I was walking through the Traboules, hidden passageways in the old quarter of Lyon, France, some of them dating back to the 4thcentury. The word “traboules” is a corruption of the Latin “trans-ambulare” (to pass through) allowing the inhabitants more direct access to the fresh water from the river Soane.
That evening the great city was under an intense heat wave and, as I was finding my way through buildings, courtyards and up and down staircases, the air just stood still but the cool, massive ancient walls provided some relief. Every traboule is different – each has a unique pastel color, a particular curve or spiral staircase, vaulted ceilings or Renaissance arches.
Lyon is an amazing town and it has changed a lot over the years.
“When I came here long time ago,” said the Dutch guide lady, “the city was grey and dirty. It is beautiful and green now.”
Lyon area, like most of the French metropolitan territories is rich. Phenomenally productive farmland, very inhabitable climate zone. Great rivers for industry and internal transport and a population far younger and aging more slowly than the European norm.
Remarkably, the French economy has always been held mostly in house, in stark contrast to Germany. The French know full well that should the Americans walk away from the Bretton Woods agreement, the global security that enables the European Union – which is at heart a union of exporters dependent upon global access – life will change. That obviously upsets president Macron, but it doesn’t overly hurt France.
And the Americans are walking away from providing global security. Consider this tweet by president Trump of June 24th:
“China gets 91% of its oil from the Straight, Japan 62%. So why are we protecting the shipping lines for another countries (many years) for zero compensation. All of these countries should be protecting their own ships...”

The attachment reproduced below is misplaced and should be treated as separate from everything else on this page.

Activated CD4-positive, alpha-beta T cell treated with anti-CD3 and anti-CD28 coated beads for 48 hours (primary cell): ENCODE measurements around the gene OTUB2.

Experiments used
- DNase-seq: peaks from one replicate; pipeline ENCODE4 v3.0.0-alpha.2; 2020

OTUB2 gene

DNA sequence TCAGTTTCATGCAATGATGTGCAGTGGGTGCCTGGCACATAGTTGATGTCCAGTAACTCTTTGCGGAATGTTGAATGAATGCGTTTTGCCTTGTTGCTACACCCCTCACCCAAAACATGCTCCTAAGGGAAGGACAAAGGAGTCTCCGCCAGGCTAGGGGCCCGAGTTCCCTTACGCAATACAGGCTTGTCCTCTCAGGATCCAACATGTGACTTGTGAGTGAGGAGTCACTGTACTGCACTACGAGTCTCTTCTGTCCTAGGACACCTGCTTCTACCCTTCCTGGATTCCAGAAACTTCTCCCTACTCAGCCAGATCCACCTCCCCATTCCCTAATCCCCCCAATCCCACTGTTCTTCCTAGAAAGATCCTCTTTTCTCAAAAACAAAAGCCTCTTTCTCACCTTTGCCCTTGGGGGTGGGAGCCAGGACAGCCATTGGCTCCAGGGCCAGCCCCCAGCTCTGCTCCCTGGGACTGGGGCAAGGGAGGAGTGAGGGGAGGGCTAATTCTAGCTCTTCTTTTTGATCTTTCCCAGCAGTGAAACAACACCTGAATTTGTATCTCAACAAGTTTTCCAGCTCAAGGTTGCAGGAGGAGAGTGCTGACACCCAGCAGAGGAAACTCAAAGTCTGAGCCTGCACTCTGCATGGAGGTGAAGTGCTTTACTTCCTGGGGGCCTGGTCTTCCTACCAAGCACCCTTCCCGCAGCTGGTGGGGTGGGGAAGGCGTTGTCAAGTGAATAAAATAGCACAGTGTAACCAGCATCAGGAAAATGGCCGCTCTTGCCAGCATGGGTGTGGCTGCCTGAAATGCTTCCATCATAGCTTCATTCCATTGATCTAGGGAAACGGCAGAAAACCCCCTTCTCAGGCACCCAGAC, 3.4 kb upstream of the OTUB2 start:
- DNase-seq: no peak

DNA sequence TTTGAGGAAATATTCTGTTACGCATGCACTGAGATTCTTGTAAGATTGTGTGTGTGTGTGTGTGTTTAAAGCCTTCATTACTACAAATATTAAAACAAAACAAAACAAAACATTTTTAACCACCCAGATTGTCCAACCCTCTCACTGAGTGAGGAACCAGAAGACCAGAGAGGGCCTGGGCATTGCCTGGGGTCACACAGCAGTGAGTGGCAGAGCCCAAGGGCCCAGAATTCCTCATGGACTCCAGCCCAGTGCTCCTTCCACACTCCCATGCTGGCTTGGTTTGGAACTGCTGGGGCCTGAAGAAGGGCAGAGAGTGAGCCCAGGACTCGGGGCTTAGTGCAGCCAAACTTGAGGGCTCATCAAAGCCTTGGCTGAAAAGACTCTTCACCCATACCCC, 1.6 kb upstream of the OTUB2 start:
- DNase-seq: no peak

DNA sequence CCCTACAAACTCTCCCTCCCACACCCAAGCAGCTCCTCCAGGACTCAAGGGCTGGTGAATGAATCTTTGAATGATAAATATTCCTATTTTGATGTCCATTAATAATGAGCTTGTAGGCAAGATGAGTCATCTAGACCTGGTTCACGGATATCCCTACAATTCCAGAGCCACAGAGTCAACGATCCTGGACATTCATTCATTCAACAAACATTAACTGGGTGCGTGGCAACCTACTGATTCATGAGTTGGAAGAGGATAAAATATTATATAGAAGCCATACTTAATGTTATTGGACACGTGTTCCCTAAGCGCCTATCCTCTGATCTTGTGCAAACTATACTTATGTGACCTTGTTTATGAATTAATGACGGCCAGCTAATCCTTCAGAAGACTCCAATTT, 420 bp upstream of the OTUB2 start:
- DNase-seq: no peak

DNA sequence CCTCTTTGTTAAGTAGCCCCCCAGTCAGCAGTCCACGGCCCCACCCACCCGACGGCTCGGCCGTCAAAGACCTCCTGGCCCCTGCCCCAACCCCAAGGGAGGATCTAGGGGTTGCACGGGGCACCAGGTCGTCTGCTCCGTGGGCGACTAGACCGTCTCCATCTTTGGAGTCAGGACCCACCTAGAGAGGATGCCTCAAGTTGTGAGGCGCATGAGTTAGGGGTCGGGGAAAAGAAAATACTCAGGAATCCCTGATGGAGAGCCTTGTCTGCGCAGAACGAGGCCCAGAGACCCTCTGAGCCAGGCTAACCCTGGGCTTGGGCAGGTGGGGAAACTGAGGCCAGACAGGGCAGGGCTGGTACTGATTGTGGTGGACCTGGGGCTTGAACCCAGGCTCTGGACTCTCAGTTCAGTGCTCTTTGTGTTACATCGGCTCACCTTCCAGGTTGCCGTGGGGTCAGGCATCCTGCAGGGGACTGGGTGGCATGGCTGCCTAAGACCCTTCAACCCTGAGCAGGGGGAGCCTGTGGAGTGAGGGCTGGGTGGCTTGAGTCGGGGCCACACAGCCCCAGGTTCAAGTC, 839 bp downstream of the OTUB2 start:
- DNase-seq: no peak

This new approach will dramatically re-shape the economies and political systems of global exporters, and what does the US need to do to trigger it? Not a damn thing.
But France is different - in a world without the Americans running things, it is by far in the best position to chart an independent course in the new order that is coming. It has easy access to the North Sea, Atlantic Ocean and Mediterranean Sea, giving France – and France alone – fingers in every pot that matters to Europe.
The French designed the EU for strategic reasons and so never lashed their economy to Europe. They also have the longest and most active history of engaging in military interventions. French forces are capable, experienced, professional, never rusting on the shelves. One of the great things about having a strong national system with no international dependencies or exposures is that you can choose your battles rather than having them chosen for you.
Strong as the French cities are, Paris is stronger than all of them combined, giving the country centralization and unity. Again, in a stark contrast to Germany.
France is a country to watch, for all the good reasons.
The next day I was riding my motorcycle back from Lyon to Geneva through the Massif Central. The views were great, the heat brutal but I didn’t feel it as I was moving high speed.
It occurred to me as I was leaning down in curves, that it is the creative part of my life that I enjoy the most – the book and the essays, of which there are a lot here, something like seventy. The chance of a major break through is unknown, but I take the risk.
I was always a risk taker; it is impossible to change it now. And I don’t even want to.
The great actor Gary Cooper has this inscription on his gravestone: “he was lucky and he knew it.”
Voyons ce qui se passé. We’ll see what’s next.
Tom Kubiak is the author of The Traveler